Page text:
I’ve found the perfect jug. Designed by Emma Lacey, it has a thumb-sized dimple in just the right place. Pick it up and it feels as solid, safe and simple as a pair of sturdy shoes, brown bread and butter, a picnic on the beach or rhubarb and custard.
Serendipity is both a fantastic word and a brilliant concept. My new jug had already made me think of rhubarb and custard – serendipity sorted things out so that I got to eat it too. My very clever friend, the one who knows how to grow things and even better loves giving them away, left a basket of home-grown rhubarb and a batch of her hens’ eggs on the doorstep this morning.
It’s virtually a ready-meal from the supermarket – the contents of the basket are more than three quarters of the way to being a bowl of baked rhubarb and vanilla custard. And that is what they became….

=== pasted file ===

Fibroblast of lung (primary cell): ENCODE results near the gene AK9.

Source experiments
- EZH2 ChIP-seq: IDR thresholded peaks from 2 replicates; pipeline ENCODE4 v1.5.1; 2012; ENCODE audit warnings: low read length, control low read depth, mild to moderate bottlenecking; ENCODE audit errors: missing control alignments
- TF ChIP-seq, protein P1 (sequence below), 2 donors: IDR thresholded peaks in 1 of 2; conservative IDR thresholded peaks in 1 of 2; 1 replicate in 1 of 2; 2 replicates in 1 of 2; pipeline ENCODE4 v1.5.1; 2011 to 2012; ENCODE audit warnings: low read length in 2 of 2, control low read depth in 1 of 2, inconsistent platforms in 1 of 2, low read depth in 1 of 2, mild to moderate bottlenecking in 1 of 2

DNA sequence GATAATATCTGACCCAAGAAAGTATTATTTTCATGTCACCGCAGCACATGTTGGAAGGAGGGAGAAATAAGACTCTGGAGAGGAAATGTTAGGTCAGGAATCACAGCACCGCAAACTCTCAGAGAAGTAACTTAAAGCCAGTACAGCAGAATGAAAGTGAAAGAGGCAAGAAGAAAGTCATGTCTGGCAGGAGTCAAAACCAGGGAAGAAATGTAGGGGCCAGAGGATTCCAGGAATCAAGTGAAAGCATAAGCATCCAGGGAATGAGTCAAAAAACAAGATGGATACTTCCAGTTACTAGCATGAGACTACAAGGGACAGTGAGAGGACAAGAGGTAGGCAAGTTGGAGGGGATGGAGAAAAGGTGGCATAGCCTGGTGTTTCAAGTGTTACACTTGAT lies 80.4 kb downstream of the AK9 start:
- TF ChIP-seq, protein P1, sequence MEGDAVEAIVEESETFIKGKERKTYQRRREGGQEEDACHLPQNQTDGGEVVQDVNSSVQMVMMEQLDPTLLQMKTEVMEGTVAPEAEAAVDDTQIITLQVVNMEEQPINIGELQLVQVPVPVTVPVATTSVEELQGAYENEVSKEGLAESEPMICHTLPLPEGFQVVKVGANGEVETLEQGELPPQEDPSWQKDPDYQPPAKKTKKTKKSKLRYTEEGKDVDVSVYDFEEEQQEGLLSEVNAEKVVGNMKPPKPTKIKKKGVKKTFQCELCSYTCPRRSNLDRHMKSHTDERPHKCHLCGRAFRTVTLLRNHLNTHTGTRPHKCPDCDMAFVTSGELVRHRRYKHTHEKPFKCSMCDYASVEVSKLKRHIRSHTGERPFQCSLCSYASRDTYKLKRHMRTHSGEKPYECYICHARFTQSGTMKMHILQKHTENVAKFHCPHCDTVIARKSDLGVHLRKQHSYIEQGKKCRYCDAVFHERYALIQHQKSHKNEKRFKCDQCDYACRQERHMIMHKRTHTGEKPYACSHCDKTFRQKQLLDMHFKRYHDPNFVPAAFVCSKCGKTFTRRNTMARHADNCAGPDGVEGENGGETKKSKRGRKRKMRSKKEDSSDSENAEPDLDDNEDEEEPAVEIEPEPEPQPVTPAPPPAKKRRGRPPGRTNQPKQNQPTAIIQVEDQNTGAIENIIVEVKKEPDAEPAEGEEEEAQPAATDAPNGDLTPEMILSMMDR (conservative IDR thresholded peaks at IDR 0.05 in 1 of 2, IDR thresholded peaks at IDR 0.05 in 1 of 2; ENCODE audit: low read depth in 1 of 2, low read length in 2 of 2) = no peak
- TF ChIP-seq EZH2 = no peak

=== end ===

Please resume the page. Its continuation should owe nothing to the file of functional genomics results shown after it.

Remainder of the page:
Rhubarb Baked With Cardamon and Kaffir Lime Leaf and Served With Vanilla Custard
Serves 3 or 4
Preheat the oven to 175 degrees C
600g rhubarb cut into slices
2 tablespoons sugar
5 or 6 cardamon pods
1 kaffir lime leaf
Zest and juice of a tangerine
6 egg yolks
125g caster sugar
600 ml milk
One vanilla pod
Combine the rhubarb with the tangerine zest and juice, 2 tablespoons of sugar, the cardamon pods and the kaffir lime leaf and spread out in a shallow ovenproof dish. I had been planning to add a star anise to the dish instead, but spotted the lime leaves and the cardamon pods in the cupboard first. I discovered that they brought a delicious zingy perfume to the rhubarb – another dose of serendipity as it turned out. Bake for 25 minutes until soft but not mushy.
To make the custard, whisk the yolks with the sugar until pale and glossy. Warm the milk with the vanilla pod to boiling point. Add the milk to the egg mixture. Tip back into a clean pan and stir over a low heat until the custard starts to thicken slightly. Don’t stop stirring and don’t let the custard overheat.
Heap the rhubarb on a plate, add a generous puddle of custard and you will be as far away from school dinner rhubarb and custard as it is possible to be. And that too is serendipitous.